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Yamaha Adopts AirPlay, Cuts Networked AVR Prices

Buena Park, Calif. – Yamaha is
bringing Apple’s AirPlay and iPad charging to its A/V receiver (AVR) lineup for
the first time and bringing down the opening price of networked AVRs to an
everyday $399 from $549.

The changes come with the
shipment of the latest two AVRs in Yamaha’s RX series. They are the 7.1-channel
RX-V573, retailing for a suggested $549 and expected everyday $499, and the 5.1-channel
RX-V473, retailing for a suggested $449 and expected everyday $399.

Announcements about at least two
more RX-V series AVRs are expected later this month.

The two new models follow the
shipment in March of the 5.1-channel $299-suggested RX-V373, which brought
multiple new features to the RX-V series’ opening-price AVR, including an
iPod/iPhone-compatible front-panel USB port, YPAO automatic calibration and room
correction, subwoofer-level adjustment, and high-speed HDMI switching, which reduces the time it normally takes
for an AVR to adjust to each switched source by remembering the settings of all
connected sources, the company said.

The RX-V373 also brought the company’s Scene feature
to the RX-V series’ opening-price AVR for the first time. Four
programmable Scene buttons (BD/DVD, TV, CD and radio) activate the receiver’s
appropriate inputs and other settings, including surround modes, for the
selected source.

The opening-price V373 and the two new
models are also the company’s first AVRs with 4K2K video passthrough over HDMI.
Yamaha hasn’t said whether it will offer AVRs this year with 4K2K up-scaling
over HDMI.

All 2012 RX-V models are the
company’s first with a new Eco mode to reduce power consumption when the AVRs
are playing, not just when they are in standby.

At an everyday $399, the
5.1-channel RX-V473 steps up from the opening-price RX-V373 to add discrete amps
versus chip amps and add networking capabilities such as Apple AirPlay, DLNA
1.5 networking certification, Windows 7 certification, and ability to stream
Internet radio stations via vTuner. Internet music services such as Pandora
aren’t included.

With AirPlay, users not only
stream iPod/iPhone/iPad-stored music and AirPlay-enabled music-streaming apps
to the AVR, but via an iPhone or iPad, users can also remotely turn on the AVR
and adjust AVR volume, the company said. AirPlay also streams music from a
networked PC’s iTunes application.

The AVR features an Ethernet
port, but a wireless Wi-Fi adapter is in the works to add wireless network
connectivity to this AVR and all other networked AVRs in this year’s line and
past years’ lines.

The $399 price point also starts
the price at which Yamaha AVRs become compatible with the company’s free AV
Controller app, which turns Apple and Android devices into a Wi-Fi remote that
controls such A/V receiver functions as source switching, AM/FM tuning,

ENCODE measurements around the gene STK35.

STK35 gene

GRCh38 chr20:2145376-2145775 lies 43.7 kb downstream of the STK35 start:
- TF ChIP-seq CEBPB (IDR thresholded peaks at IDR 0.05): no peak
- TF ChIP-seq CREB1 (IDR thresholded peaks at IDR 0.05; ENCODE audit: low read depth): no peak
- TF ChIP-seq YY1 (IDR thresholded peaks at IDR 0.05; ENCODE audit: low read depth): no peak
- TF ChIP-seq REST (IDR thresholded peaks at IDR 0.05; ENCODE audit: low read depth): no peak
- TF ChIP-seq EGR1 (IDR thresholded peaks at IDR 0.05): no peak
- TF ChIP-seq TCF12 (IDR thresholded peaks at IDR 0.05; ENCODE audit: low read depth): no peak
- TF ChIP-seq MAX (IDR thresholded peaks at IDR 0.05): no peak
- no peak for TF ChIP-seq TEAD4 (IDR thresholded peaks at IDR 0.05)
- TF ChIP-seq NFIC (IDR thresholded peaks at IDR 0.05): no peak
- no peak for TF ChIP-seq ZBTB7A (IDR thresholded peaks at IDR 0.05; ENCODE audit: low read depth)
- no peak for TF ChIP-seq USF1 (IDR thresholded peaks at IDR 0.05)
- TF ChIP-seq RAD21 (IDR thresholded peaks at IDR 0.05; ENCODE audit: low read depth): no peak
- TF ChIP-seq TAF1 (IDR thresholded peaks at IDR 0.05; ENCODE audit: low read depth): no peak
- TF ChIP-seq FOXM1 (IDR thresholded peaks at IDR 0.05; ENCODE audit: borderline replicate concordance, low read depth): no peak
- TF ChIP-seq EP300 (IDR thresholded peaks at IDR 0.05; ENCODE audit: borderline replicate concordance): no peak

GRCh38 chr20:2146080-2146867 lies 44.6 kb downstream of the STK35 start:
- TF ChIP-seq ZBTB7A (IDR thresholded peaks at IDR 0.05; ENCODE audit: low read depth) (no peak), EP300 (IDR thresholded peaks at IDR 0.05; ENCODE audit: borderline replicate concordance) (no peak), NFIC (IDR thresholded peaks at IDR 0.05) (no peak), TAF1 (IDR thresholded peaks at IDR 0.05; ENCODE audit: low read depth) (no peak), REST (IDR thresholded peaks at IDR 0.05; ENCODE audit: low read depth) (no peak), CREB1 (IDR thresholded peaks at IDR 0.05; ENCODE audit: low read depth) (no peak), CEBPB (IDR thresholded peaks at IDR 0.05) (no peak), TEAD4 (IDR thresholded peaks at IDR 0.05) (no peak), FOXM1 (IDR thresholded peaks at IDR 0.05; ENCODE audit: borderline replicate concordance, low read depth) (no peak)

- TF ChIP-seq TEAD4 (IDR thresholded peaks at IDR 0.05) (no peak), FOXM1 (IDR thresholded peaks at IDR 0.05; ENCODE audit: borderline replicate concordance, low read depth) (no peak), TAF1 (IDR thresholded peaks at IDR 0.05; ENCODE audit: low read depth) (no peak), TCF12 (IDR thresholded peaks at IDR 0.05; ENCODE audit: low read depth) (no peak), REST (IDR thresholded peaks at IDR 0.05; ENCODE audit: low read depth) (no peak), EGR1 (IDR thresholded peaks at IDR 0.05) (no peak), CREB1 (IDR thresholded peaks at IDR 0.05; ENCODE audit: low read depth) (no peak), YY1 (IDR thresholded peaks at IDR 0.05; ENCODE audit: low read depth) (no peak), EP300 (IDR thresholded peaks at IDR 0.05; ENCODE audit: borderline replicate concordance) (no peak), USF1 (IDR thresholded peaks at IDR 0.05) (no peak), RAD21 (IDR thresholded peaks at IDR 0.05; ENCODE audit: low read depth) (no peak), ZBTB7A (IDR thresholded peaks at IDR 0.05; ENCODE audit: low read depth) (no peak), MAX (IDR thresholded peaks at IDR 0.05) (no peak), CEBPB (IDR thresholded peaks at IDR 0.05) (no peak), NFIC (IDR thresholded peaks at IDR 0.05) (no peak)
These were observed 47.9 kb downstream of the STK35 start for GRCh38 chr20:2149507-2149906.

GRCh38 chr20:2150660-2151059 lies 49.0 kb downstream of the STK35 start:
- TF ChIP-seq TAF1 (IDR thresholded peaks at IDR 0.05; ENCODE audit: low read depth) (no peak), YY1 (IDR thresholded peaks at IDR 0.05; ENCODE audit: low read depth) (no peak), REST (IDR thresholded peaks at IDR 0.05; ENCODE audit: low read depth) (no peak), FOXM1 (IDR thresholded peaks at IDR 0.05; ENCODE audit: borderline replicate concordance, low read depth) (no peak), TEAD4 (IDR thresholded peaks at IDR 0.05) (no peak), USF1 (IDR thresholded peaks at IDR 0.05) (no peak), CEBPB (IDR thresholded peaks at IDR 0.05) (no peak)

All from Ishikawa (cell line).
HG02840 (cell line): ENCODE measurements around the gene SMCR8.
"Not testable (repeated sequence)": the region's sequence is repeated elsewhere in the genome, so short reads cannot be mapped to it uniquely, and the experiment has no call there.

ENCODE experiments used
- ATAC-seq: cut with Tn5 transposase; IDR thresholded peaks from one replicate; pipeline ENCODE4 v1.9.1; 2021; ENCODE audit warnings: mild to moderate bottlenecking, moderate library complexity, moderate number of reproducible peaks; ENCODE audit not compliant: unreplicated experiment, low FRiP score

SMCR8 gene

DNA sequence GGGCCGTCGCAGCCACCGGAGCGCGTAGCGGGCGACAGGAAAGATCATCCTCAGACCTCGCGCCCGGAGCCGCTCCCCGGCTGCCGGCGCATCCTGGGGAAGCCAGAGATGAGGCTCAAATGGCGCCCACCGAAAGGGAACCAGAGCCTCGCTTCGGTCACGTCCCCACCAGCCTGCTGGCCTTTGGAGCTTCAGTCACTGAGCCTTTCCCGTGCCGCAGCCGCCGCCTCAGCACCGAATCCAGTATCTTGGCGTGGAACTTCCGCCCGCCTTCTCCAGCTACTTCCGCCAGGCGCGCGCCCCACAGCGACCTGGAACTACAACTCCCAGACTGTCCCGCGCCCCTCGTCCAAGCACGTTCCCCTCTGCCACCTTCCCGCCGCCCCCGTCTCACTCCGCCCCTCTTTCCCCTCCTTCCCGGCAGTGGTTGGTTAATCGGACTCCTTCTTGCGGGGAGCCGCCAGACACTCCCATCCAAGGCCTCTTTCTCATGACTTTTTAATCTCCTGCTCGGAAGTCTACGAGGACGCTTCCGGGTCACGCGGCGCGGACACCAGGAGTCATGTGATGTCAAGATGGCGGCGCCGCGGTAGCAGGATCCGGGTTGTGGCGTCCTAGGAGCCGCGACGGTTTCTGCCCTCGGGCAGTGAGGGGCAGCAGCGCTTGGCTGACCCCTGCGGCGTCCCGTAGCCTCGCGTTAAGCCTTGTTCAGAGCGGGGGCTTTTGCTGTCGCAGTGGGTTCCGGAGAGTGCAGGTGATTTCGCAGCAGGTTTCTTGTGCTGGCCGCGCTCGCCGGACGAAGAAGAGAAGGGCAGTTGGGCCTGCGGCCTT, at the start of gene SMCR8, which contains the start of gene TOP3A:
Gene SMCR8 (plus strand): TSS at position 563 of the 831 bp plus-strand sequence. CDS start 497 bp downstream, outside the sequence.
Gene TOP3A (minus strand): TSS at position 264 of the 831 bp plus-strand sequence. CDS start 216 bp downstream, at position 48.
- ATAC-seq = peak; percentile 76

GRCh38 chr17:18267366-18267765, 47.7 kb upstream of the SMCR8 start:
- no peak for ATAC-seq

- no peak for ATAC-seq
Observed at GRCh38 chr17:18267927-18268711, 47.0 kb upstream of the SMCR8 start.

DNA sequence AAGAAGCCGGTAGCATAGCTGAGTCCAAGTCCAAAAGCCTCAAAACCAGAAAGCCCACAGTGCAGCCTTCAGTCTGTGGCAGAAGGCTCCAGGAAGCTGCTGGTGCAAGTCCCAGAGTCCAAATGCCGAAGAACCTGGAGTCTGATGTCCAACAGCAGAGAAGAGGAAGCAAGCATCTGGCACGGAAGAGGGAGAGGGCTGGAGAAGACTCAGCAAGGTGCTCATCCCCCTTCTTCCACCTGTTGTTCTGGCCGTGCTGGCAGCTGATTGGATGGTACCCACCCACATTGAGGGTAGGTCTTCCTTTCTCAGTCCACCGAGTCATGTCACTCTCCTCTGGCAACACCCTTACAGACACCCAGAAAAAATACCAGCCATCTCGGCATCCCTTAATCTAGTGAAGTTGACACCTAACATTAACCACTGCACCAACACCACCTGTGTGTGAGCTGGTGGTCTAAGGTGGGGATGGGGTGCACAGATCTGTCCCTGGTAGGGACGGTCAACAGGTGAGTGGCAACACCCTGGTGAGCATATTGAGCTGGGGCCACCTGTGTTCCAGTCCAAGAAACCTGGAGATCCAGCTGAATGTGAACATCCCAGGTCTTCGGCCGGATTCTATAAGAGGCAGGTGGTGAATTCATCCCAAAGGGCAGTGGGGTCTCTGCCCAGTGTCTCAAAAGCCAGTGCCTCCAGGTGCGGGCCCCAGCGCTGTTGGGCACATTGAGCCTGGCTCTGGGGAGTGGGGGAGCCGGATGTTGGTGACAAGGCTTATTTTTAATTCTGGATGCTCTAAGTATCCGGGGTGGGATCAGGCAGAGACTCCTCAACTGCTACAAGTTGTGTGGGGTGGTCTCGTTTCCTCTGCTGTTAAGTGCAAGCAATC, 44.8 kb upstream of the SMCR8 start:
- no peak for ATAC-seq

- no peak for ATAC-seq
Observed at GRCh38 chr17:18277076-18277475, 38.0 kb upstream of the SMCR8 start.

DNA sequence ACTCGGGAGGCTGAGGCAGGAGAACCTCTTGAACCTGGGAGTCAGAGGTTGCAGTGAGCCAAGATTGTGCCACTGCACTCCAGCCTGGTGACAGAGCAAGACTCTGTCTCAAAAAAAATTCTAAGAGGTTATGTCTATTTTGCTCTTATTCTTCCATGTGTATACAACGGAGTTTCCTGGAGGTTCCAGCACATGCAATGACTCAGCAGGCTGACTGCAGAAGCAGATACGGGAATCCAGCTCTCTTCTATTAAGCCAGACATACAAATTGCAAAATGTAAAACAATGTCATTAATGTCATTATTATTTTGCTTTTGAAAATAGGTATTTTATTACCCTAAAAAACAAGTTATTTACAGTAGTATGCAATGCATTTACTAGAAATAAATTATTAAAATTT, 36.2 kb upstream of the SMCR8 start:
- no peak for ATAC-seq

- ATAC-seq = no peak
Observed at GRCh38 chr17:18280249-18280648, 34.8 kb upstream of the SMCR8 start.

accessing networked content, engaging DSP and modes, adjusting volume and
on/off. The app also enables users to distribute music to multiple rooms.

The app’s remote-control feature
will encourage consumers to use many AVR functions more often than before
because users no longer have to turn a TV on to see the AVR’s many menu
settings, the company said.

The updated AV Controller app
adds native support for the iPad, Android tablets and the Kindle Fire tablet.

Also at $399, AVRs get Made for
iPad certification, enabling them to charge an iPad in about an hour vs.
anywhere from six to eight hours, the company said.

 At an everyday $499, the RX-V573 adds 7×110-watt
capability and a Zone B capability, which Yamaha hasn’t offered for years. With
it, consumers can use a pair of second-room speakers to play back the same
audio content when the receiver is operating in stereo or 5.1-channel mode. The
AVR will also biamp front main speakers in a 5.1-channel system, and it adds a Virtual
Presence Speaker function that simulates a pair of front-height channels
without adding separate front-height speakers.

The RX-V573 and RX-V473 also
feature multi-language onscreen displays that overlay onto HD and 3D video programs.

Data such as song titles from
connected iPods, iPhones, iPods or USB drives is displayed on the receivers’ onscreen

All RX-V series AVRs in the 2012
line will offer Dolby TrueHD, DTS-HD Master Audio, Dolby Digital Plus and
DTS-HD High Resolution Audio surround decoding. All will also offer 3D-capable HDMI 1.4a inputs, 1.4a outputs, Cinema DSP
with multiple DPS modes, Silent Cinema to play back surround sound through
ordinary headphones, and proprietary Compressed Music Enhancer technology,
which restores lost detail and high-frequency sounds in compressed music files.

All RX-V AVRs also feature Virtual Cinema DSP technology, which delivers
surround sound without setting up surround speakers.